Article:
In real play though you almost never see this punished on block largely due to pushback.  Take a common situation where a Mika player would use this move like off a blocked dropkick.  Ryu and Ken usually can’t punish that with a regular MP or HP shoryuken even though the shoryuken is 4 frame startup and the move is -5, she’ll be able to block and punish due to range; the shoryuken’s initial frames aren’t active in the space she’s occupying.  Instead you want to look at moves that get out in 5 frames or less that have good horizontal range like Ryu standing LK, Karin standing MP, Birdie standing LP, so on and so forth.

But what about characters who don’t have a move like that?  Take the same situation discussed above, a blocked drop kick into the LK-MP target combo and say you’re playing Cammy.  Her quickest moves are standing and crouching LP and LK, back+MP, EX cannon spike and crouching MP.  None of them reach.  If you try any of them against Mika in this situation they’ll whiff and she’ll get a punish opportunity!

So it requires thinking outside the box a little bit.  Frame advantage isn’t just good for punishing, it’s good for positioning as well.  If you want you could get a short step forward into crouch LP to try to counter hit trap her.  Or you could be completely safe and back dash; even if Mika was completely sure you were going to backdash, moves like slide and HP shooting peach can’t get to Cammy’s backdash.  Even if you don’t get any free damage, you get her to lose her turn.

Set some time aside in training mode to see what options your character has and if they have nothing, don’t just swing buttons randomly hoping for a counter hit; given how Mika plays, it’s more likely you’re going to get counter hit yourself, put in the corner and forced to guess.  Against a grappler character there are far worse things than getting a free backdash.  You have to get SOMETHING as your reward for blocking this, even if that something is just space.


Instant air lightning legs is another move where everyone “knows” the counter.  Just hit a button!  In the frame data chart linked last week, there were colored hitboxes for each character.  If you scroll to Chun-Li’s section you’d see that for the air lightning legs the hurtbox extends beneath the hitbox meaning that she’s always vulnerable underneath.  For the later hits of the move the hitbox “sprays” a little bit and gets wild but only towards the upper areas, never beneath the hurtbox.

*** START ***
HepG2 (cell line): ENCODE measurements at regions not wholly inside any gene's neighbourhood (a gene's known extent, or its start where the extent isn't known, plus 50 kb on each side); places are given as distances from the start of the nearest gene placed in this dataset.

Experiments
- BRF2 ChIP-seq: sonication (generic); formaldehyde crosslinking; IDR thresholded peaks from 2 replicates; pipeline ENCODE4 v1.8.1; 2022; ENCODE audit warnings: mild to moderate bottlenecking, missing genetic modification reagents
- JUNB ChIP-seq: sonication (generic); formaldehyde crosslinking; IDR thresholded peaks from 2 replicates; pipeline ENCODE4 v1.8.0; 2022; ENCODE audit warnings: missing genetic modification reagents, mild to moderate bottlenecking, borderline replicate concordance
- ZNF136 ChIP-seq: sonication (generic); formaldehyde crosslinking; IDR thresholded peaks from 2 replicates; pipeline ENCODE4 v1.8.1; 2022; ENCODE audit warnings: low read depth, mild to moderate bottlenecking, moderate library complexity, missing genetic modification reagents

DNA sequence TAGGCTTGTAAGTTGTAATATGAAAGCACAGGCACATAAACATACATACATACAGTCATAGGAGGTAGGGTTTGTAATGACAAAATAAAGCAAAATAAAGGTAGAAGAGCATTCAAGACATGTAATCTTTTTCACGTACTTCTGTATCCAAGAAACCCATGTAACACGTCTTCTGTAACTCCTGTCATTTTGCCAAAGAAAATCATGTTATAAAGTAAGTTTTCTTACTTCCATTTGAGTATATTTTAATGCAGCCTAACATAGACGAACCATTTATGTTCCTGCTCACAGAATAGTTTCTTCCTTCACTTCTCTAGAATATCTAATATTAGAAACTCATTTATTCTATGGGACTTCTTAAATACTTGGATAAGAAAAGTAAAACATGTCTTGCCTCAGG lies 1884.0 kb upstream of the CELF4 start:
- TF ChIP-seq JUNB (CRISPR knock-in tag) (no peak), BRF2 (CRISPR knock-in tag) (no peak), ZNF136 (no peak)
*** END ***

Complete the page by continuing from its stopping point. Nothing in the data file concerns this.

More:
So as seen in the video linked above even a character who has a notoriously hard time against legs like Alex can counter legs sufficiently even with moves that aren’t anti-air moves at all like the crouching LP and crouching MP.  Test it out with whatever character you play, you almost certainly have multiple buttons that will do the trick.  It’s just a matter of identifying the move quickly and hitting the button in time.

As seen in the second part of the video you can use the training mode playback features to create a little drill to help you practice your timing against air legs.  If you just have one timing set it’s easy to get used to that specific timing and rhythm and that doesn’t really prepare you for game action.  But if you have multiple recorded actions set to play back the game will choose randomly which action to take.  In this case I programmed in a minimum height MK legs, a slightly higher LK legs, a counterhit back+HP setup, a delayed minimum height MK legs and a very high jump straight up LK legs.  If you’re going to make your own drill like this, other good things to put in are a walk forward throw or a fast low attack.

A drill like this will teach you to counter on motion.  Ideally when you’re looking to counter instant air legs, you want to be reacting to the beginning of the legs motion and the sound instead of reacting to her leaving the ground.  If you react to the start of her jump changed leg timing or the difference between a jump forward MK legs and jump straight up LK legs might throw your timing off enough for you to be counter hit.  I will point out though that most Chun-Li players only use one timing for their legs.  Either they always do neutral jump legs or always do the 92363 motion MK legs so you could probably get away with reacting to the jump for now, but it’s not optimal.